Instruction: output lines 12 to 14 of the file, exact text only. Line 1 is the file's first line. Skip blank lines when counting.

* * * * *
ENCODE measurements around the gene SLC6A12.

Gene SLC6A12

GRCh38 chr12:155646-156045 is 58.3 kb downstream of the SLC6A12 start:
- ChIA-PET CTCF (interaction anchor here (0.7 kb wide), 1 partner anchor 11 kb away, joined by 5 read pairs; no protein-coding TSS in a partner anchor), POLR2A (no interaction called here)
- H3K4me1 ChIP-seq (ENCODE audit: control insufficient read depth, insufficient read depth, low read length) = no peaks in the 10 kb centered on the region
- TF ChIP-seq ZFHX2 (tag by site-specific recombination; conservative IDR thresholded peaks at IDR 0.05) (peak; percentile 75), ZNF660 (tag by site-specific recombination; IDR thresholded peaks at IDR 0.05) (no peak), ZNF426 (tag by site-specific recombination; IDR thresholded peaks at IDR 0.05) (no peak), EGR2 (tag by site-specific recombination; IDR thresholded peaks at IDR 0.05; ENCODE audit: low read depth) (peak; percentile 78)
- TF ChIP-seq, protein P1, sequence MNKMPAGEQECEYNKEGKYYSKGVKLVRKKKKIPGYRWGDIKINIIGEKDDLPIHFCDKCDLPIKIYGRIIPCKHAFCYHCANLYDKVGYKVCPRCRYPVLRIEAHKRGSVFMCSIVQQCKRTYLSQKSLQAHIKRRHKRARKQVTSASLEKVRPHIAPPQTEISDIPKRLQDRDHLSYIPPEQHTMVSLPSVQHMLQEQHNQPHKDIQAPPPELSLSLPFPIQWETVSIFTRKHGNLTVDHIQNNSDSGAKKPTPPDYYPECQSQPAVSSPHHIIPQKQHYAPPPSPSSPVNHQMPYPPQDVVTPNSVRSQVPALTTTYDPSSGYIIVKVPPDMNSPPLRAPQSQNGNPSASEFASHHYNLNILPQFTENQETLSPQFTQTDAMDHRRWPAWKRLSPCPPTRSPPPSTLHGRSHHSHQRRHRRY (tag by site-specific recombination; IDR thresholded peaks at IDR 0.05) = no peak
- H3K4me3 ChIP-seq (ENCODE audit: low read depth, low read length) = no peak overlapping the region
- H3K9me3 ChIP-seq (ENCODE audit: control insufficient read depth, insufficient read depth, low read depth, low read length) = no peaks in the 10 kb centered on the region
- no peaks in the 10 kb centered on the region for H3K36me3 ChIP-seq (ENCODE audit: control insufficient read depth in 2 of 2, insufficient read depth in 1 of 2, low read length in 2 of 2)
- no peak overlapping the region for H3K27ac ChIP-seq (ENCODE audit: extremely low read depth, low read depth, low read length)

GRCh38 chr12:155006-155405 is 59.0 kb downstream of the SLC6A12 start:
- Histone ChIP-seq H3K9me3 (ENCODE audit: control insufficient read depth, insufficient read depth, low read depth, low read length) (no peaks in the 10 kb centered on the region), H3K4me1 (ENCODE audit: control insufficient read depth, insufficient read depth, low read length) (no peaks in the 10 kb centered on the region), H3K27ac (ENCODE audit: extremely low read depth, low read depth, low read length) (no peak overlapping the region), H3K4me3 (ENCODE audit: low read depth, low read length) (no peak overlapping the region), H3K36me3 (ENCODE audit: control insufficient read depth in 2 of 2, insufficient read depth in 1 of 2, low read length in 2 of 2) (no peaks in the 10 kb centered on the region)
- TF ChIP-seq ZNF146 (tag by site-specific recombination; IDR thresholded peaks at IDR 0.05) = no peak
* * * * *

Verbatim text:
GRCh38 chr12:155006-155405 is 59.0 kb downstream of the SLC6A12 start:
- Histone ChIP-seq H3K9me3 (ENCODE audit: control insufficient read depth, insufficient read depth, low read depth, low read length) (no peaks in the 10 kb centered on the region), H3K4me1 (ENCODE audit: control insufficient read depth, insufficient read depth, low read length) (no peaks in the 10 kb centered on the region), H3K27ac (ENCODE audit: extremely low read depth, low read depth, low read length) (no peak overlapping the region), H3K4me3 (ENCODE audit: low read depth, low read length) (no peak overlapping the region), H3K36me3 (ENCODE audit: control insufficient read depth in 2 of 2, insufficient read depth in 1 of 2, low read length in 2 of 2) (no peaks in the 10 kb centered on the region)
- TF ChIP-seq ZNF146 (tag by site-specific recombination; IDR thresholded peaks at IDR 0.05) = no peak